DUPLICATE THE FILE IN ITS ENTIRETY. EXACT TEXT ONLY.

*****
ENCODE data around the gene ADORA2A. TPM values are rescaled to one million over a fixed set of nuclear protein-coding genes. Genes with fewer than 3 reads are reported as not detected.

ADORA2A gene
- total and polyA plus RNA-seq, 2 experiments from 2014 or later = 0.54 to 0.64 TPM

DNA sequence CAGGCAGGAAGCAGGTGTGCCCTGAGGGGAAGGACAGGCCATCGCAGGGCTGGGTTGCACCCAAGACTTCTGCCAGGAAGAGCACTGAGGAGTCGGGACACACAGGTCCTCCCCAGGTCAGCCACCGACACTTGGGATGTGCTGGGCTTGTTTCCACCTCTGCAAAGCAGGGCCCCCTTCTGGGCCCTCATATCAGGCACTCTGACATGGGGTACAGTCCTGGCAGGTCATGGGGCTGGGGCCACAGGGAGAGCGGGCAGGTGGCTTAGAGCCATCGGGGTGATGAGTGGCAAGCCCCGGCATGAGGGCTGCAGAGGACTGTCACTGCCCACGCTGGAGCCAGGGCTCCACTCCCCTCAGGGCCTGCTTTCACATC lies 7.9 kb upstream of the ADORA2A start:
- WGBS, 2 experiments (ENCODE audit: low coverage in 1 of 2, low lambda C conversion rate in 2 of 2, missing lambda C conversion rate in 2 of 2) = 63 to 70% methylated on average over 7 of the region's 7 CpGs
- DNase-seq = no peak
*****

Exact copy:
ENCODE data around the gene ADORA2A. TPM values are rescaled to one million over a fixed set of nuclear protein-coding genes. Genes with fewer than 3 reads are reported as not detected.

ADORA2A gene
- total and polyA plus RNA-seq, 2 experiments from 2014 or later = 0.54 to 0.64 TPM

DNA sequence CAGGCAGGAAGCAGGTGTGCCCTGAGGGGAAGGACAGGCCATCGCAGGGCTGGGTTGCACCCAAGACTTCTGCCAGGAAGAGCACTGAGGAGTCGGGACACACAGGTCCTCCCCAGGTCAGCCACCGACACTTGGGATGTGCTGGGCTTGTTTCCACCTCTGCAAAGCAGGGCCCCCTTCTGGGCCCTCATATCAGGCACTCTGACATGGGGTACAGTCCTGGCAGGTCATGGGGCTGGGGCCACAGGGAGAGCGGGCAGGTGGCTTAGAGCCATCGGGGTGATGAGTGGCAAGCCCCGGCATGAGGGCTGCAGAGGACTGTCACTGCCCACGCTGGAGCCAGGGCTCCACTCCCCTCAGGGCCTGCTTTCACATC lies 7.9 kb upstream of the ADORA2A start:
- WGBS, 2 experiments (ENCODE audit: low coverage in 1 of 2, low lambda C conversion rate in 2 of 2, missing lambda C conversion rate in 2 of 2) = 63 to 70% methylated on average over 7 of the region's 7 CpGs
- DNase-seq = no peak